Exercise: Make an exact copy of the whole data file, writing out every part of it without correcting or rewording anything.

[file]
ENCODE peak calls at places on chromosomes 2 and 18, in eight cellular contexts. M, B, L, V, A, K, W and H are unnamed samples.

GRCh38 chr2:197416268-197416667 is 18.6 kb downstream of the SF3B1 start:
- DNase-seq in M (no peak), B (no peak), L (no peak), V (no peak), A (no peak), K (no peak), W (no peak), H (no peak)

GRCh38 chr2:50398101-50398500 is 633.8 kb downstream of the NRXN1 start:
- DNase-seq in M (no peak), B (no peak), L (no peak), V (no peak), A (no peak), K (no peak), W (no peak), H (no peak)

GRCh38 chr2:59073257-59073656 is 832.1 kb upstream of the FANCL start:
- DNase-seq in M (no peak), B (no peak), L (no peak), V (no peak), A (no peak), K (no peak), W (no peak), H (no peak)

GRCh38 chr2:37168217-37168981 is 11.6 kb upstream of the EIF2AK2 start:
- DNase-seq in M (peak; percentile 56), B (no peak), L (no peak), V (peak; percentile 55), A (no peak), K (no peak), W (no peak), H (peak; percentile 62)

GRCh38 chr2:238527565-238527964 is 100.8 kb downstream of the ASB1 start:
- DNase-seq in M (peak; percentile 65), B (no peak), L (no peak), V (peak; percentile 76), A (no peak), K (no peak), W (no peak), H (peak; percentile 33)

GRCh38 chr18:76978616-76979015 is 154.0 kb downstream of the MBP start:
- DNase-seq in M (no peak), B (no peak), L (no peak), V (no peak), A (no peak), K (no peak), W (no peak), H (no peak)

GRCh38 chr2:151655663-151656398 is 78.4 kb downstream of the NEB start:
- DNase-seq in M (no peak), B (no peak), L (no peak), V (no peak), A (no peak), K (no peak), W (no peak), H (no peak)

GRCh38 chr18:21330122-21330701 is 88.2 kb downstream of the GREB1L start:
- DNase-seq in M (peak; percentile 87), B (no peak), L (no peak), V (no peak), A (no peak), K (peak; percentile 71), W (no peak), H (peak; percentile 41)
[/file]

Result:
ENCODE peak calls at places on chromosomes 2 and 18, in eight cellular contexts. M, B, L, V, A, K, W and H are unnamed samples.

GRCh38 chr2:197416268-197416667 is 18.6 kb downstream of the SF3B1 start:
- DNase-seq in M (no peak), B (no peak), L (no peak), V (no peak), A (no peak), K (no peak), W (no peak), H (no peak)

GRCh38 chr2:50398101-50398500 is 633.8 kb downstream of the NRXN1 start:
- DNase-seq in M (no peak), B (no peak), L (no peak), V (no peak), A (no peak), K (no peak), W (no peak), H (no peak)

GRCh38 chr2:59073257-59073656 is 832.1 kb upstream of the FANCL start:
- DNase-seq in M (no peak), B (no peak), L (no peak), V (no peak), A (no peak), K (no peak), W (no peak), H (no peak)

GRCh38 chr2:37168217-37168981 is 11.6 kb upstream of the EIF2AK2 start:
- DNase-seq in M (peak; percentile 56), B (no peak), L (no peak), V (peak; percentile 55), A (no peak), K (no peak), W (no peak), H (peak; percentile 62)

GRCh38 chr2:238527565-238527964 is 100.8 kb downstream of the ASB1 start:
- DNase-seq in M (peak; percentile 65), B (no peak), L (no peak), V (peak; percentile 76), A (no peak), K (no peak), W (no peak), H (peak; percentile 33)

GRCh38 chr18:76978616-76979015 is 154.0 kb downstream of the MBP start:
- DNase-seq in M (no peak), B (no peak), L (no peak), V (no peak), A (no peak), K (no peak), W (no peak), H (no peak)

GRCh38 chr2:151655663-151656398 is 78.4 kb downstream of the NEB start:
- DNase-seq in M (no peak), B (no peak), L (no peak), V (no peak), A (no peak), K (no peak), W (no peak), H (no peak)

GRCh38 chr18:21330122-21330701 is 88.2 kb downstream of the GREB1L start:
- DNase-seq in M (peak; percentile 87), B (no peak), L (no peak), V (no peak), A (no peak), K (peak; percentile 71), W (no peak), H (peak; percentile 41)